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Auteur Bitetto, I.; Romagnoni, G.; Adamidou, A.; Certain, G.; Di Lorenzo, M.; Donnaloia, M.; Lembo, G.; Maiorano, P.; Milisenda, G.; Musumeci, C.; Ordines, F.; Pesci, P.; Peristeraki, P.; Pesic, A.; Sartor, P.; Spedicato, M.T.
Titre Modelling spatio-temporal patterns of fish community size structure across the northern Mediterranean Sea: an analysis combining MEDITS survey data with environmental and anthropogenic drivers Type Article scientifique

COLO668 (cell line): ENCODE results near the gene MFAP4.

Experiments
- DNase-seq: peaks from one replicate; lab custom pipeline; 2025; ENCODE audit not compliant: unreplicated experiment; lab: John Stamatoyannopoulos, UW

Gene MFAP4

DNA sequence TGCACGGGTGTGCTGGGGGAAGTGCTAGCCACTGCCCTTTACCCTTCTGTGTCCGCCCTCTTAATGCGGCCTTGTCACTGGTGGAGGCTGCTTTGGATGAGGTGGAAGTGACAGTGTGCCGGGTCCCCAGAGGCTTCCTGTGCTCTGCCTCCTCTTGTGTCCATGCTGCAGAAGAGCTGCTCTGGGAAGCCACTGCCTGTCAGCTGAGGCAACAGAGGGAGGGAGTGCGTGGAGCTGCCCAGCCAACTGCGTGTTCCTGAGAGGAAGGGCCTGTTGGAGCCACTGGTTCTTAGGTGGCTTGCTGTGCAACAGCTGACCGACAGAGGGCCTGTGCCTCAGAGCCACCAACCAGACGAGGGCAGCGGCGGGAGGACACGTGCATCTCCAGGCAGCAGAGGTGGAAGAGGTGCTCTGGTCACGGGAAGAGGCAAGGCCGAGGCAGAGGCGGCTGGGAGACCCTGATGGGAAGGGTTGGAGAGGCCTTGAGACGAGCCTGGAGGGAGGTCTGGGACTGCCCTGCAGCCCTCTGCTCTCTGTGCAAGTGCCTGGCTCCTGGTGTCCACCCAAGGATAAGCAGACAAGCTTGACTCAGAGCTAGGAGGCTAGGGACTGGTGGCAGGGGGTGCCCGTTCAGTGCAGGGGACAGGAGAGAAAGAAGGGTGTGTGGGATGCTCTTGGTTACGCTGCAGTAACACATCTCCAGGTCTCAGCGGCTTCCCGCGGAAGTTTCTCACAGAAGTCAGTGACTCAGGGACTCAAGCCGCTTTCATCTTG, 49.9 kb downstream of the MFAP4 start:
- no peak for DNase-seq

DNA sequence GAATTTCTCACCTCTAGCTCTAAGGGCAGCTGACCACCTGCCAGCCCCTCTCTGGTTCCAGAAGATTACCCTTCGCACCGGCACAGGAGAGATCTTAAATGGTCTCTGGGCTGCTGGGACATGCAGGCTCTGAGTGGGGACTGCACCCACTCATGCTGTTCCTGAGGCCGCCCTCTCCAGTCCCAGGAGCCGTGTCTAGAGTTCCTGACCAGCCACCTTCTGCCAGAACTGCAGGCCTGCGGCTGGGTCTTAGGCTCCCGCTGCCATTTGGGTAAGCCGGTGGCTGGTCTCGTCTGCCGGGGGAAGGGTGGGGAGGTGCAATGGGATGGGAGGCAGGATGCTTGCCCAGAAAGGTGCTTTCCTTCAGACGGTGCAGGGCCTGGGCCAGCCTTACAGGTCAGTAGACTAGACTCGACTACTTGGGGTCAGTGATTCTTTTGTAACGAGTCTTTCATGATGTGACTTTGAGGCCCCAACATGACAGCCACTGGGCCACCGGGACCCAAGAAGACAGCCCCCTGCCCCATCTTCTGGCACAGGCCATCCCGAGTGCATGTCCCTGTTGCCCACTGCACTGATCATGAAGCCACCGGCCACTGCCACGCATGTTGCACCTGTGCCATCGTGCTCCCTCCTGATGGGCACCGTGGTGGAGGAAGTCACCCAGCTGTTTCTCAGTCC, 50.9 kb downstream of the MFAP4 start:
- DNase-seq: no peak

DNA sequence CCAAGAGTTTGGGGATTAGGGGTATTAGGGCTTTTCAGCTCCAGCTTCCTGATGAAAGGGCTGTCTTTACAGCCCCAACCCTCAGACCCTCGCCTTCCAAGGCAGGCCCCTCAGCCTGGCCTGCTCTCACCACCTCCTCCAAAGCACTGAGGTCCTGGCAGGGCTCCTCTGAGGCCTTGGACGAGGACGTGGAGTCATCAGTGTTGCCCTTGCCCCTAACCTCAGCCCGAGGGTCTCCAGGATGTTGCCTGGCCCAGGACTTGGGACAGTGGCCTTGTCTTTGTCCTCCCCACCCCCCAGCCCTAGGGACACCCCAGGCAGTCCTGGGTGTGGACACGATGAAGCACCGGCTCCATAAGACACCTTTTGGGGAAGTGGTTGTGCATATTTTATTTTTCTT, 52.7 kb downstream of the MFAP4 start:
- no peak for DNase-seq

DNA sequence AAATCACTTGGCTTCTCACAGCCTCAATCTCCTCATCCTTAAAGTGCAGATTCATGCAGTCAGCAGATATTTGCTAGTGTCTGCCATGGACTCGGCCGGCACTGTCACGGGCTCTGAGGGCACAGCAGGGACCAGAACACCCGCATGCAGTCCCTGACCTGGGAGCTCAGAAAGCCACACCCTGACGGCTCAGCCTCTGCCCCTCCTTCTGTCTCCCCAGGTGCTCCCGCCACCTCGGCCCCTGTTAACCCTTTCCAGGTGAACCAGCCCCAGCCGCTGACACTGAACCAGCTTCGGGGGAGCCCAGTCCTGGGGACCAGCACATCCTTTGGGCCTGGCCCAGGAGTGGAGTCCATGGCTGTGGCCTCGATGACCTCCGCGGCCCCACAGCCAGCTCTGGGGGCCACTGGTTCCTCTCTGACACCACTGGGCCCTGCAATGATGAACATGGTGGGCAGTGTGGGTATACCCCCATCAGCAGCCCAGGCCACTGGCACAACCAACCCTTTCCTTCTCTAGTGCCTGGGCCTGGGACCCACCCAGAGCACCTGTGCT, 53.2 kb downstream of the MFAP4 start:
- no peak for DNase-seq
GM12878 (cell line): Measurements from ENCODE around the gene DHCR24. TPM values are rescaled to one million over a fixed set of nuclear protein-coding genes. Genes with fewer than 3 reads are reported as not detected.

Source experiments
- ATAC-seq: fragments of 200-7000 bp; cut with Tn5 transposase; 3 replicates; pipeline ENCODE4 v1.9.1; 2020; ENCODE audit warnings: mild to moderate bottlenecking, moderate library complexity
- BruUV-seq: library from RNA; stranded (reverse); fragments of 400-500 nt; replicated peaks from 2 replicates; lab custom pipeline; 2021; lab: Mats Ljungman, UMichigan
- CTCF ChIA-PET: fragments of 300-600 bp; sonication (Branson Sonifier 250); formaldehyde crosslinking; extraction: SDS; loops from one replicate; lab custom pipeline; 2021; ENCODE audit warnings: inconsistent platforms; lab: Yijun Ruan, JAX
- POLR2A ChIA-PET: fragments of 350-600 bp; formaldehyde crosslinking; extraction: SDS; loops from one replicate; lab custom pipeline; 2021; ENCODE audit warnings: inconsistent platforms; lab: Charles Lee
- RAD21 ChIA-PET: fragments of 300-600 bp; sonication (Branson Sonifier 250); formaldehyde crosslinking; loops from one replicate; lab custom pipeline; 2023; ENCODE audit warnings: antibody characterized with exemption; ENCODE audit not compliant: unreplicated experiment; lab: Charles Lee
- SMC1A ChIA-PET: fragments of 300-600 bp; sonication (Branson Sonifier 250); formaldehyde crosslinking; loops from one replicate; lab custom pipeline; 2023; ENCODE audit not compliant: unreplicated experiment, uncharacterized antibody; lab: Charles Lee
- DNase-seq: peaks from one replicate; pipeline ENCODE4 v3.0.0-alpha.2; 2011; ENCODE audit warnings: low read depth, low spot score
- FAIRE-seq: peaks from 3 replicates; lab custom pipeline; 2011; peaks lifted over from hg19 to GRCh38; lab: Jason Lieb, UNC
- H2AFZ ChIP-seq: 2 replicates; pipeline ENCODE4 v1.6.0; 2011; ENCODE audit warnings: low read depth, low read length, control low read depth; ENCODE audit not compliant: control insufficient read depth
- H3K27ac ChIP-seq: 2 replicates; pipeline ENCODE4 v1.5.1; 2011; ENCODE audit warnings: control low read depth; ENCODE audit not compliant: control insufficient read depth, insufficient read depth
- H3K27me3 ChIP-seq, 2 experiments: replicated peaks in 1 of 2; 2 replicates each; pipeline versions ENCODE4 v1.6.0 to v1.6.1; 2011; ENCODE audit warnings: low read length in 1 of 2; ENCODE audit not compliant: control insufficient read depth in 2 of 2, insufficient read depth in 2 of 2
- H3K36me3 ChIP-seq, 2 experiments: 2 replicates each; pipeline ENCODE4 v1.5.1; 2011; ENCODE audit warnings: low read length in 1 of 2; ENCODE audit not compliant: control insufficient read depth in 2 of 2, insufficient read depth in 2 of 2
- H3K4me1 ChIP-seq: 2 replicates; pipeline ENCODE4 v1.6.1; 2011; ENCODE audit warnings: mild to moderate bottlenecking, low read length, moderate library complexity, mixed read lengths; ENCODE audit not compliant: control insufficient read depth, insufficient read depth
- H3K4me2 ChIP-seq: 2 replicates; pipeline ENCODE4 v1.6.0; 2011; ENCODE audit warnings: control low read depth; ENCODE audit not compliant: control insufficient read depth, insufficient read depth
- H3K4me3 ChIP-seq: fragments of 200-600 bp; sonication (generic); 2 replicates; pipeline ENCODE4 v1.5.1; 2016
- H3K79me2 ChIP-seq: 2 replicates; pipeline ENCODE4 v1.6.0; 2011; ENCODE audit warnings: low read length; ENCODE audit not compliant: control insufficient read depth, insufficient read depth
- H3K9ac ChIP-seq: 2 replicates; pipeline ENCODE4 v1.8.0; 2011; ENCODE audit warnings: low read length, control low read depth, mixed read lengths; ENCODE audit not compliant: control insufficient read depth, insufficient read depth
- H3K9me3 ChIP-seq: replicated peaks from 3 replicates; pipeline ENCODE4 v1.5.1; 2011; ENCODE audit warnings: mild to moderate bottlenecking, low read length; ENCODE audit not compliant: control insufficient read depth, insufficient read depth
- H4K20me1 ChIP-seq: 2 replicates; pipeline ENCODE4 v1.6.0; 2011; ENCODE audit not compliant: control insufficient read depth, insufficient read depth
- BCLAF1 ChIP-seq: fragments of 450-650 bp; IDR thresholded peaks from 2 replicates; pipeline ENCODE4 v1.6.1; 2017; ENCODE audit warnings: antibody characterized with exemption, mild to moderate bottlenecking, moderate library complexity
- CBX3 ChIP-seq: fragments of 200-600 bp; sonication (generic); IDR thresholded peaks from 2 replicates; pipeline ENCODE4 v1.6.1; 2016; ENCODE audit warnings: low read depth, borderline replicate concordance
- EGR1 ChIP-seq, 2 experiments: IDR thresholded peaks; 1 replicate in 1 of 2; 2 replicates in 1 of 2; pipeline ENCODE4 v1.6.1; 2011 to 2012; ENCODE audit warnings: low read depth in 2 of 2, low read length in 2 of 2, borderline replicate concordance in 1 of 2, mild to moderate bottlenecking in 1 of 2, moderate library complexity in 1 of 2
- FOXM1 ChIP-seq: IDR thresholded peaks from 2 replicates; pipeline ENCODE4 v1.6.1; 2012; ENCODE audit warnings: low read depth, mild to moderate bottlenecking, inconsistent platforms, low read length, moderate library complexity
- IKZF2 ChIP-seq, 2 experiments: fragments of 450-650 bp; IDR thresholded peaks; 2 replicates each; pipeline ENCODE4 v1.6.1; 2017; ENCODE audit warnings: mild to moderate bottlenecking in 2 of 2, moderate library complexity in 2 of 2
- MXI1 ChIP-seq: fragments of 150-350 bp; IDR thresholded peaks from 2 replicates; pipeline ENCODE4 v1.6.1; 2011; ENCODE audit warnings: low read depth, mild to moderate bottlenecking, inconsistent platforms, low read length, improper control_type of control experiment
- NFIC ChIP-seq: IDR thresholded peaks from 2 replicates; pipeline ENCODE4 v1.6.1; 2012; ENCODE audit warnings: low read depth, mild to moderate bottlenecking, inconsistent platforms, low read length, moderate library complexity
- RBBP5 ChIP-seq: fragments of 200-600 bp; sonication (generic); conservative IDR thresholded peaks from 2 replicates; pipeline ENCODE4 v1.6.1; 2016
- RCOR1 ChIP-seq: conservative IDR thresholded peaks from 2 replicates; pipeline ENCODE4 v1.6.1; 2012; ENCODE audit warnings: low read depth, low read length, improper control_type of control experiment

Année 2019 Publication Revue Abrégée Sci. Mar.
Volume 83 Numéro Pages 141-151
Mots-Clés demersal fish community; dynamic factor analysis; ecological indicators; geographical sub-area; impact; management; marine; Marine Strategy Framework Directive; redundancy analysis; size structure indicators; specificity; trends